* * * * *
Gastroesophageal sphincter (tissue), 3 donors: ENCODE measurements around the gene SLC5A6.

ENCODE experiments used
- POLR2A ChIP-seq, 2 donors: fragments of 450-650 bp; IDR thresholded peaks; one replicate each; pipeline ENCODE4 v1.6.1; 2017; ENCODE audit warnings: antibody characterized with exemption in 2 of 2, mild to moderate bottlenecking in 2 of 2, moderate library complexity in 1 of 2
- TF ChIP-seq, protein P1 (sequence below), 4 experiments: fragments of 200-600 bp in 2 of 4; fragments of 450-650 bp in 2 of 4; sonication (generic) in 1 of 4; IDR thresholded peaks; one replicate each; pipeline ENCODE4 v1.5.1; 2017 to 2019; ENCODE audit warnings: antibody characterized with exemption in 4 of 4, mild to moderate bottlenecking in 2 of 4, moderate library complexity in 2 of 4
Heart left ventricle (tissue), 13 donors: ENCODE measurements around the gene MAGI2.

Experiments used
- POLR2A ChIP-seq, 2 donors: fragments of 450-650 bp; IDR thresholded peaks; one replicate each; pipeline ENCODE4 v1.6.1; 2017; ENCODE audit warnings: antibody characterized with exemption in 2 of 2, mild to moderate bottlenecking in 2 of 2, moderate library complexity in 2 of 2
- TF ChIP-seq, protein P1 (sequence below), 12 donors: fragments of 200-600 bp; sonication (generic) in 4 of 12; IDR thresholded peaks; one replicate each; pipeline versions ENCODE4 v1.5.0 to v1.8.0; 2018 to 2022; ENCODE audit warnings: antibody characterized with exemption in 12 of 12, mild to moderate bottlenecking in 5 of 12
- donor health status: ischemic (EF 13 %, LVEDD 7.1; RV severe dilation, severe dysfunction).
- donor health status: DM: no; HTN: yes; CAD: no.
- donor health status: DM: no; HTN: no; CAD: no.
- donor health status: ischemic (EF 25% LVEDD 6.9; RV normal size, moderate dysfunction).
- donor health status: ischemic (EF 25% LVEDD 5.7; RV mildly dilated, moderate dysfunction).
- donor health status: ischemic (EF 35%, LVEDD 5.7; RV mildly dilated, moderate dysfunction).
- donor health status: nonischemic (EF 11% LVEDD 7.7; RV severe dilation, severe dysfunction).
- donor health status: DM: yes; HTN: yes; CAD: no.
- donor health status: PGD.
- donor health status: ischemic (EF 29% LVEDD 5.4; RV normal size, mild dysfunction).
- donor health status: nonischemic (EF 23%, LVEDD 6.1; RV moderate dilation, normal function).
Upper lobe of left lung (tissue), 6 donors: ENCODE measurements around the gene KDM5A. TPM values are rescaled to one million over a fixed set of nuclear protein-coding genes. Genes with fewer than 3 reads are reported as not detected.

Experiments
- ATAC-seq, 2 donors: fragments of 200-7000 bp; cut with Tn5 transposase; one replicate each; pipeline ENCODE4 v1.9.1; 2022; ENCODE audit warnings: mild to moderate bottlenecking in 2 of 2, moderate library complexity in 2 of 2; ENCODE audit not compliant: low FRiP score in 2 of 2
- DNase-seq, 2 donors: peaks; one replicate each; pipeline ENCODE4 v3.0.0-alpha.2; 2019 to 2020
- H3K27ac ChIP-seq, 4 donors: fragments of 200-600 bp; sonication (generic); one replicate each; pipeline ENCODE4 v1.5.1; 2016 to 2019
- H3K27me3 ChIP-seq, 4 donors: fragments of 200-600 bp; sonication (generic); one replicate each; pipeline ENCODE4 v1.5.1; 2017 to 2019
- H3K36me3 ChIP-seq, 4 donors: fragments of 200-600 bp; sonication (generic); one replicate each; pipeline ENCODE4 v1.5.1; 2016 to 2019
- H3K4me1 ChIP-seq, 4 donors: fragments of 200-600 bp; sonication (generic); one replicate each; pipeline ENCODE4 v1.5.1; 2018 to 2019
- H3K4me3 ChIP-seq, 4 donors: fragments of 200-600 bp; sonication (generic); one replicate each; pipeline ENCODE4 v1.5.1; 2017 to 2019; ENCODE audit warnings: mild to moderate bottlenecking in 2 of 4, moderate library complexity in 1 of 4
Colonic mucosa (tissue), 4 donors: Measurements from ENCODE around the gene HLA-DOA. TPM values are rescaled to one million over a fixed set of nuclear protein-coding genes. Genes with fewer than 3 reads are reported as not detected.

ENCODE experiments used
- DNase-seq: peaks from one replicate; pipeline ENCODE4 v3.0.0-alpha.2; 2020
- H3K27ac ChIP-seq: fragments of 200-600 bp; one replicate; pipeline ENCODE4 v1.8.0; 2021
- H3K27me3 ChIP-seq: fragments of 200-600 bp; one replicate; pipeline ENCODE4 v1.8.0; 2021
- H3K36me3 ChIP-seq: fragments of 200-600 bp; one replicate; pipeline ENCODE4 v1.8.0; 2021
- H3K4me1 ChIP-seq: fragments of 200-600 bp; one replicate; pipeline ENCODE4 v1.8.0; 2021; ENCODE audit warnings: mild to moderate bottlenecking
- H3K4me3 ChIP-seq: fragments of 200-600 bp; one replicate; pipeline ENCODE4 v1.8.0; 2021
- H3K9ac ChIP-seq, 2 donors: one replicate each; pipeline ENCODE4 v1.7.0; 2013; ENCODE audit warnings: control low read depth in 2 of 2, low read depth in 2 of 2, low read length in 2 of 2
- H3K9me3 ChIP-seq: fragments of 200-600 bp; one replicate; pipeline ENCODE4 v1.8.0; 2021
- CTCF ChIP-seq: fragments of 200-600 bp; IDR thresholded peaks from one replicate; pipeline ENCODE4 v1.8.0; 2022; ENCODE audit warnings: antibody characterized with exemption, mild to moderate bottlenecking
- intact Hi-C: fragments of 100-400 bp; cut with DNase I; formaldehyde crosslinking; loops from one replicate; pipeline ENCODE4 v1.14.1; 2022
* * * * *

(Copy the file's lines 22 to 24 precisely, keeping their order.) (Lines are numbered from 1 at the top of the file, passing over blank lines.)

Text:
- ATAC-seq, 2 donors: fragments of 200-7000 bp; cut with Tn5 transposase; one replicate each; pipeline ENCODE4 v1.9.1; 2022; ENCODE audit warnings: mild to moderate bottlenecking in 2 of 2, moderate library complexity in 2 of 2; ENCODE audit not compliant: low FRiP score in 2 of 2
- DNase-seq, 2 donors: peaks; one replicate each; pipeline ENCODE4 v3.0.0-alpha.2; 2019 to 2020
- H3K27ac ChIP-seq, 4 donors: fragments of 200-600 bp; sonication (generic); one replicate each; pipeline ENCODE4 v1.5.1; 2016 to 2019